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Brenna Jenny

Brace yourselves for stricter healthcare and life sciences industry regulations and enforcement under President Joe Biden, and a Democratic-controlled Senate. Particularly in mergers and acquisitions; antitrust laws; drug pricing; and telehealth.

On Feb. 1, Sidley Austin LLP said Brenna Jenny rejoined the firm’s global healthcare and FDA practice. She was Principal Deputy General Counsel for the U.S. Department of Health and Human Services (HHS) and the Chief Legal Officer for the Centers for Medicare & Medicaid Services (CMS). In her prior roles, Jenny oversaw numerous CMS adjustments made following the COVID-19 pandemic. Working in the Department of Justice’s Civil Division, Jenny served as legal counsel, supervising False Claims Act matters and other healthcare-related lawsuits. 

In a departure from the Trump administration, Sidley’s Jenny, Jaime Jones, Paul Kalb and Wandaly Fernandez explain how the Department of Justice (DOJ) will be more active in enforcement. As it relates to healthcare consumer protection, they write that the HHS and DOJ’s antitrust division will likely address more anticompetitive practices in the healthcare industry.

The appointment of Xavier Becerra as Secretary of Health and Human Services complements this antitrust sentiment. Serving as California Attorney General, Becerra is known for targeting healthcare and life science industries on antitrust matters. In December 2019, Becerra made headlines with his $575 million antitrust settlement with Sutter Health, effectively shutting down its alleged anticompetitive practices. His nomination would make the HHS an active participant in regulating issues like drug pricing, marketing practices, and healthcare consolidation. 

Furthermore, Sen. Amy Klobuchar also proposed stricter antitrust enforcement. Now chair of the Subcommittee on Antitrust, Klobuchar’s proposed bill would provide additional funding for the Federal Trade Commission. The bill would improve consumer protection enforcement regarding both Big Tech and life science industries. Under Biden, greater antitrust enforcement would address the consolidation of healthcare services that have contributed to the increases in healthcare costs.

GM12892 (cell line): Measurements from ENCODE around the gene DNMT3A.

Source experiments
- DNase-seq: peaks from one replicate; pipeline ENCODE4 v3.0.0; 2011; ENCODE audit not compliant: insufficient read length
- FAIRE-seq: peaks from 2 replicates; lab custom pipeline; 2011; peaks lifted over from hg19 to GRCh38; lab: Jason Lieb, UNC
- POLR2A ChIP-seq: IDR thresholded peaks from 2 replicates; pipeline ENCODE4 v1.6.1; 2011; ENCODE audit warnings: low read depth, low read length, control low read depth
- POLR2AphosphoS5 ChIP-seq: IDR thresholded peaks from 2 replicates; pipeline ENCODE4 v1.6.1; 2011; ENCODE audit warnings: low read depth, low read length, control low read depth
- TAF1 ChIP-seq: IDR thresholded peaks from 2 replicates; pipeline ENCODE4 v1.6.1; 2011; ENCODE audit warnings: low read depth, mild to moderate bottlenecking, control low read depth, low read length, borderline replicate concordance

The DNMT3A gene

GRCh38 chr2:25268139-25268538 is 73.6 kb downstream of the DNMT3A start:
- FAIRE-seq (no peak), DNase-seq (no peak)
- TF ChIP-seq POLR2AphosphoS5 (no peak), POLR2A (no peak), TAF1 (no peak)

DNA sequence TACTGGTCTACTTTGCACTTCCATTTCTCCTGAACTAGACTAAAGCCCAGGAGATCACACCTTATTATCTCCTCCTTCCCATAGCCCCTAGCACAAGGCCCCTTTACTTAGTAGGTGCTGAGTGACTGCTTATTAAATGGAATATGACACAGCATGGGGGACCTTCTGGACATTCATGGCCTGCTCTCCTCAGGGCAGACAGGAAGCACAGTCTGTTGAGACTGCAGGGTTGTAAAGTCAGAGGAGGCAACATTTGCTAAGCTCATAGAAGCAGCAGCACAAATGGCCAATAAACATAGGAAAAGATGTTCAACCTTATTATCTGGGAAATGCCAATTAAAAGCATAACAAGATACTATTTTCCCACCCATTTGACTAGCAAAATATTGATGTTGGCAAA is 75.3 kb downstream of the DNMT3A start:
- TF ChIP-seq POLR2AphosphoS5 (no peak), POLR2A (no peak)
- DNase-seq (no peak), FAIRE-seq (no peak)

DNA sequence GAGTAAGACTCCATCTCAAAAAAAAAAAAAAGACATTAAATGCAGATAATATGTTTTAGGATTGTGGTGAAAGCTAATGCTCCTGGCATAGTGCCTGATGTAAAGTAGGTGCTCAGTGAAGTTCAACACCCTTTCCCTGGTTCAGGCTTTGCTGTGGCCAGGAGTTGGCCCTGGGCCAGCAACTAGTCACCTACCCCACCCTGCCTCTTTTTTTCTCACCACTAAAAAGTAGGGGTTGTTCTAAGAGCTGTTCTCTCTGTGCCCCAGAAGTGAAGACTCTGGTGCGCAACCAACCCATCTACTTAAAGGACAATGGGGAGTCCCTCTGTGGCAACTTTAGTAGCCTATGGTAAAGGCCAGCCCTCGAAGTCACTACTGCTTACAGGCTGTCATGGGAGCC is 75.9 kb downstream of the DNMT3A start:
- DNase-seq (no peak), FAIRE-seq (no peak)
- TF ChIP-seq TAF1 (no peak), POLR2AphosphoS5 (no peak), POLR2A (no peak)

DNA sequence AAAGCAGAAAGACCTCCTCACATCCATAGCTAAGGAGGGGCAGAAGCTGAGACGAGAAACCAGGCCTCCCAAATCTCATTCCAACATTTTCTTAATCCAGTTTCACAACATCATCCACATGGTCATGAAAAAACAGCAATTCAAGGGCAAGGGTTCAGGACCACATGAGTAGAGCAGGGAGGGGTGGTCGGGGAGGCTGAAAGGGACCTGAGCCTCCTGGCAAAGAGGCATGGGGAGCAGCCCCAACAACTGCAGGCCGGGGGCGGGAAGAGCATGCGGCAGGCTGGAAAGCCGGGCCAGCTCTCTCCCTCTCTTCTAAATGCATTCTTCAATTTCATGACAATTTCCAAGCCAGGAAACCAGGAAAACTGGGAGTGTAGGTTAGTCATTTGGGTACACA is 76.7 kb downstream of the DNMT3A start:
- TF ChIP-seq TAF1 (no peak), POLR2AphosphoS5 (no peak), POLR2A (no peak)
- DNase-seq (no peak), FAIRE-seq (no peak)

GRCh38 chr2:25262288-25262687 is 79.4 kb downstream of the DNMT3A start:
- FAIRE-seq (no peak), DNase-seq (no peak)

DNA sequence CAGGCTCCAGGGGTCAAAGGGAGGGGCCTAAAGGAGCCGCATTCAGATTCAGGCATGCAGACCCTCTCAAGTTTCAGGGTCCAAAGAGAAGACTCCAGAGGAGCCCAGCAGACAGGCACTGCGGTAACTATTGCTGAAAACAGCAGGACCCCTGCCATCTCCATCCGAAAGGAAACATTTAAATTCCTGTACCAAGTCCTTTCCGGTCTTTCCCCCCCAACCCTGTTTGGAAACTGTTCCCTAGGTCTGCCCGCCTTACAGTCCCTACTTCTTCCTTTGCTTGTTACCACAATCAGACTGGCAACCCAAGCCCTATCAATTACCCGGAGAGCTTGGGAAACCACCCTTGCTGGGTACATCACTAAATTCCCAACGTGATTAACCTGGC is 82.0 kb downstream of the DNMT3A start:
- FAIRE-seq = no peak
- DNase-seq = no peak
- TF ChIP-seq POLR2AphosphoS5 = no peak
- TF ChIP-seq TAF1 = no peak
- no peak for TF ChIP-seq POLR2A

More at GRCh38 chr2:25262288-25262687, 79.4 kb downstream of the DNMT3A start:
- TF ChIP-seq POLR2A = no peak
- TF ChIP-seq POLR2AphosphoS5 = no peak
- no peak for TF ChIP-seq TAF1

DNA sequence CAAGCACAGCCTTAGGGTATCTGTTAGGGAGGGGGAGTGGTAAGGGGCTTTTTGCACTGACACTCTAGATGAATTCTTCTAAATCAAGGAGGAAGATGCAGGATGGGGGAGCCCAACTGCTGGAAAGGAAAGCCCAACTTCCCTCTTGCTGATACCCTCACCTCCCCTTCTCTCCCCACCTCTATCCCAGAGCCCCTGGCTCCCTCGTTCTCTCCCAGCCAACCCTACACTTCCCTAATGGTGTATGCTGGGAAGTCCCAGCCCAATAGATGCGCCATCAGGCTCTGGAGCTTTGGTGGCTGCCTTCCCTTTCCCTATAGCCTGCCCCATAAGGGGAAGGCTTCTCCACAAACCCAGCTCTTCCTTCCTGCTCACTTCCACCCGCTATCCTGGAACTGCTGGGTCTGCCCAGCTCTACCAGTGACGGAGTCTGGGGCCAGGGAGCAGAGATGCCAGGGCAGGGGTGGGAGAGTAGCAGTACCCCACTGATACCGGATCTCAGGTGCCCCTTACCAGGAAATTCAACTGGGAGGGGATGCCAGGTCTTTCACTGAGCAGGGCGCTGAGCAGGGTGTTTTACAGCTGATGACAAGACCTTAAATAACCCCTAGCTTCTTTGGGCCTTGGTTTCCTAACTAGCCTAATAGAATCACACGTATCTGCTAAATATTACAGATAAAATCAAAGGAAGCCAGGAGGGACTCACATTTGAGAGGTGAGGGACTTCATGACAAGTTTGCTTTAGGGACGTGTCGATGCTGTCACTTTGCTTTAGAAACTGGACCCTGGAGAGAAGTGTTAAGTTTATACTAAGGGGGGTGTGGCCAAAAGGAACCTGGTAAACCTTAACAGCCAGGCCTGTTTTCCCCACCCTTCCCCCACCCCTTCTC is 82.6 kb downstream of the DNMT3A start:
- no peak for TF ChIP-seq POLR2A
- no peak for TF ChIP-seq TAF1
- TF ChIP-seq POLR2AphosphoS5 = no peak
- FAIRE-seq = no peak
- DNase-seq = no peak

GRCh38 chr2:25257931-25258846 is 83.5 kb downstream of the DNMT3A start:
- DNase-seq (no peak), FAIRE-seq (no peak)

Like that of the Trump administration, the HHS under Biden will continue to pursue lowering drug pricing. Sidley opines:

HHS actions will target the following areas: price transparency, price rate limits on specialized drugs, limits on drug price increases, and promotion of quality generic drugs.

In doing so, FCA suits are likely to be raised against high drug prices and other patient support programs that undermine drug price regulations. 

Emerging from the pandemic, telehealth and virtual care also present a new challenge for the Biden administration. As a result of COVID-19, CMS relaxed telehealth regulatory requirements to expand access. Under Biden, Sidley states that telehealth services will likely continue to grow. However, the expansion of telehealth services renews efforts to regulate and scrutinize service providers to ensure adequate access. The 2021 Physician Fee Schedule further expands digital healthcare but also invites stricter enforcement of these billing codes. These provisions extend to data security concerns, too. Sidley recommends that companies prioritize data security and compliance measures.  

Law firms like Holland & Knight LLP have also listed expectations of increased price transparency, 340B disputes about pharmaceutical manufacturers and drug prices, and challenges to antitrust and healthcare consolidation. As such issues mount, stringent healthcare and life science regulation present challenges to compliance and mergers.   

David Yang

Research Analyst, Law Firms